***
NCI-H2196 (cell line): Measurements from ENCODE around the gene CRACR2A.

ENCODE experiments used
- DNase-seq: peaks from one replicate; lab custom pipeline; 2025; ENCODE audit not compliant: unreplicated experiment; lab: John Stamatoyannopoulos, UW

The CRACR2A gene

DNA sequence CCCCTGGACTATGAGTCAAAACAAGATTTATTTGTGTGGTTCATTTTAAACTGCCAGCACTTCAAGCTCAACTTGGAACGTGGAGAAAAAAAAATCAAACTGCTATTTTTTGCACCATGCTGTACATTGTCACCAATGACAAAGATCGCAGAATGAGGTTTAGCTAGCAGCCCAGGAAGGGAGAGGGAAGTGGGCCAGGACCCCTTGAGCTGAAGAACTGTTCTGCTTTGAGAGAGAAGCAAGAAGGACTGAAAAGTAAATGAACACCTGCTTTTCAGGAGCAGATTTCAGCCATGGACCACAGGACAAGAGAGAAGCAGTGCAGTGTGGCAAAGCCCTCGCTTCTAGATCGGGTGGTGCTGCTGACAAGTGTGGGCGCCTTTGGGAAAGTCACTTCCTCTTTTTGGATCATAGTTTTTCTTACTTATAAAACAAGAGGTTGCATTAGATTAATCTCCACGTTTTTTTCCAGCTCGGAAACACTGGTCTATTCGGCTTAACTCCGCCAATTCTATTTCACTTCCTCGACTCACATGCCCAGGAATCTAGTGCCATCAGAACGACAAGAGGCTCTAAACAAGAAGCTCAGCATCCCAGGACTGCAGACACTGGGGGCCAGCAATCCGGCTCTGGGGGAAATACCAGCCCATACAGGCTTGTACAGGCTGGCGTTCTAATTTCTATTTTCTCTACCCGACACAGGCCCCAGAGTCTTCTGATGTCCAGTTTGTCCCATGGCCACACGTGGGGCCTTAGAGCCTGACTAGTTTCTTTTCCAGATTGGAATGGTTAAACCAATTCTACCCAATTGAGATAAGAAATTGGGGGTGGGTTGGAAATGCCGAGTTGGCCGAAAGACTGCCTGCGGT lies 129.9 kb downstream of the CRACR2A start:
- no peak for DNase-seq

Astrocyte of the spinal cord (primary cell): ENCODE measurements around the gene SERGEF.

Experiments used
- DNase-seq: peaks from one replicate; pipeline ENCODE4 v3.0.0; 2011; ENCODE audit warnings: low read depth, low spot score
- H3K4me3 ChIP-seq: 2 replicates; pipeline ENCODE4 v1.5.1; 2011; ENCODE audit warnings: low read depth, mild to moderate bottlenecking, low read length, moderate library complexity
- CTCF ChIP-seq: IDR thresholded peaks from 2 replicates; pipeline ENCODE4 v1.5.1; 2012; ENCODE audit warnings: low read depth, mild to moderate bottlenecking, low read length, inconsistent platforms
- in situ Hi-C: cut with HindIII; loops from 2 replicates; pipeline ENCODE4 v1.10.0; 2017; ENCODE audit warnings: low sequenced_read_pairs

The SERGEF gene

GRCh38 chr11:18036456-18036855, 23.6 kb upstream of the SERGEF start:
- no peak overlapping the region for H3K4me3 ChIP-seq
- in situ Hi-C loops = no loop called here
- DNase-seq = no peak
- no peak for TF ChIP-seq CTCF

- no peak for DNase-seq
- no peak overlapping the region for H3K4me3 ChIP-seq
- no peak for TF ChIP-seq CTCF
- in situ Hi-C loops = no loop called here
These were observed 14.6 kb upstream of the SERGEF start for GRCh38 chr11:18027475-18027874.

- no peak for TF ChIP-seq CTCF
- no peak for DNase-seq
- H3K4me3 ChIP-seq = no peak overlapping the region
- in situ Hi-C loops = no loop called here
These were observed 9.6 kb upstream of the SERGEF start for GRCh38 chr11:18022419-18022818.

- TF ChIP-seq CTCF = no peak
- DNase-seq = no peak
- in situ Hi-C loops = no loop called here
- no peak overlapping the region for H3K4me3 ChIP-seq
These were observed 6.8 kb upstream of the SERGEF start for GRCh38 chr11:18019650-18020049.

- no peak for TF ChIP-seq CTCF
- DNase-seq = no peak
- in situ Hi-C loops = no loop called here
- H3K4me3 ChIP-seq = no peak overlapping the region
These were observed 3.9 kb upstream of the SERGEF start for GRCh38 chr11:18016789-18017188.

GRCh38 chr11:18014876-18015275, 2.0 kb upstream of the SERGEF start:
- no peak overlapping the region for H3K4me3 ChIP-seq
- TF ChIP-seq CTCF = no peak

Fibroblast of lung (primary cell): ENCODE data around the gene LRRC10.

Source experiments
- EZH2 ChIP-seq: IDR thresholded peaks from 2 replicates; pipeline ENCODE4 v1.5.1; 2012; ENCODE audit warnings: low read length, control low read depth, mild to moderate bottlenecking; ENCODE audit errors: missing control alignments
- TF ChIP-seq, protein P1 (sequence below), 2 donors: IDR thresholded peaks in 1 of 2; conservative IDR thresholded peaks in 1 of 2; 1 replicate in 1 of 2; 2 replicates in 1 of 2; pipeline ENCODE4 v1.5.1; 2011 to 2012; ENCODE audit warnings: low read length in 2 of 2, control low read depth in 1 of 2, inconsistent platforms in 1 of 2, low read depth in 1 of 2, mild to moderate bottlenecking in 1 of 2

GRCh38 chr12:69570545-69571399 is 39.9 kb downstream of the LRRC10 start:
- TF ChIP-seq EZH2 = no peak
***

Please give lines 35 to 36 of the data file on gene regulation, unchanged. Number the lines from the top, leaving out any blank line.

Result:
- DNase-seq = no peak
- in situ Hi-C loops = no loop called here